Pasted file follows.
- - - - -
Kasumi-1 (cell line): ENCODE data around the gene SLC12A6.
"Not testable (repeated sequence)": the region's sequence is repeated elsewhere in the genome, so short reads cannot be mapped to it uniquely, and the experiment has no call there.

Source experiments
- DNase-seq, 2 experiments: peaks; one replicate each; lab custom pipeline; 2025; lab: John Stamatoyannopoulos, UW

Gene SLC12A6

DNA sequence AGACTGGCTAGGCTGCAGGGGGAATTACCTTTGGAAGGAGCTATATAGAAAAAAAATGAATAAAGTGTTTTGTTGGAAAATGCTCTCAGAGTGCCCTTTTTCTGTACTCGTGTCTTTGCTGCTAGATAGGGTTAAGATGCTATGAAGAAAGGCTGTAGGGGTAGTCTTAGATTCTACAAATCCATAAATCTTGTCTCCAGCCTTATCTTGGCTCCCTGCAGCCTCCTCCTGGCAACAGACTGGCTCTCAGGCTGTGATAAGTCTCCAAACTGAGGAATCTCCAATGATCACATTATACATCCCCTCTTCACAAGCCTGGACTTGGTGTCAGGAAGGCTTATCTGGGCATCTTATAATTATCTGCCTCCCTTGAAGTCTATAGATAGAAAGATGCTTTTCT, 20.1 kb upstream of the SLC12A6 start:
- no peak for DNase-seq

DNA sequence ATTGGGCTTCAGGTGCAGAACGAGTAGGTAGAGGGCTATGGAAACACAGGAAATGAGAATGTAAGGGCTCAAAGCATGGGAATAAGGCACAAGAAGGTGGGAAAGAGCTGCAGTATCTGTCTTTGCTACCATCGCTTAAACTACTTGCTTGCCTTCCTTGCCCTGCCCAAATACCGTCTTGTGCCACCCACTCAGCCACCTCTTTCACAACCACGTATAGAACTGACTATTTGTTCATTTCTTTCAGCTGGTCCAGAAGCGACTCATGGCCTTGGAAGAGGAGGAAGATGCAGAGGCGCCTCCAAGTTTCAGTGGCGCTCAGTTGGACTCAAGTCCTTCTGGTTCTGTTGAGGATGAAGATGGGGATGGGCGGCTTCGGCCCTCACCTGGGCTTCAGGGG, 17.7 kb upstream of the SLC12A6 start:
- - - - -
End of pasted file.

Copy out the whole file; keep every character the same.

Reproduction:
Kasumi-1 (cell line): ENCODE data around the gene SLC12A6.
"Not testable (repeated sequence)": the region's sequence is repeated elsewhere in the genome, so short reads cannot be mapped to it uniquely, and the experiment has no call there.

Source experiments
- DNase-seq, 2 experiments: peaks; one replicate each; lab custom pipeline; 2025; lab: John Stamatoyannopoulos, UW

Gene SLC12A6

DNA sequence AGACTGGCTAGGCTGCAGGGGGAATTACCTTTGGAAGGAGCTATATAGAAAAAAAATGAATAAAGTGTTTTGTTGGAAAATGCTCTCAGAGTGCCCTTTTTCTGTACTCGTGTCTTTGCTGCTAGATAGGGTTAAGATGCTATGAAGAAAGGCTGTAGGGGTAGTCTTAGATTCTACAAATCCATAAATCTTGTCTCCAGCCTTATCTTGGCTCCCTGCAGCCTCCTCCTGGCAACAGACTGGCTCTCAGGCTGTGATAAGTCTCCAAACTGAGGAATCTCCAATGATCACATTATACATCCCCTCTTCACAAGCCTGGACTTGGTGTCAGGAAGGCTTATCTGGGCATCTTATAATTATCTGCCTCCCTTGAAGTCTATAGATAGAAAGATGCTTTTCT, 20.1 kb upstream of the SLC12A6 start:
- no peak for DNase-seq

DNA sequence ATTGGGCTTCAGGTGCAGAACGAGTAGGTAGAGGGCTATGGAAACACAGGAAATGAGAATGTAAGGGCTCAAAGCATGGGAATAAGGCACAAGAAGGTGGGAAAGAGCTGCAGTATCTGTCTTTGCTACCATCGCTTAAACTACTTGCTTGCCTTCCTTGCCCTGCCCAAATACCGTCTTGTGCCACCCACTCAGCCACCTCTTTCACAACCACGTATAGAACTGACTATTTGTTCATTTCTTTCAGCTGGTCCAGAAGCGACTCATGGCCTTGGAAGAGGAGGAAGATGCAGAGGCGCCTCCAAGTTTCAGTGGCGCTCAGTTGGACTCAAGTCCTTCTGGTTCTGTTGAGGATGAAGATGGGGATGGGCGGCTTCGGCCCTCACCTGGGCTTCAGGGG, 17.7 kb upstream of the SLC12A6 start: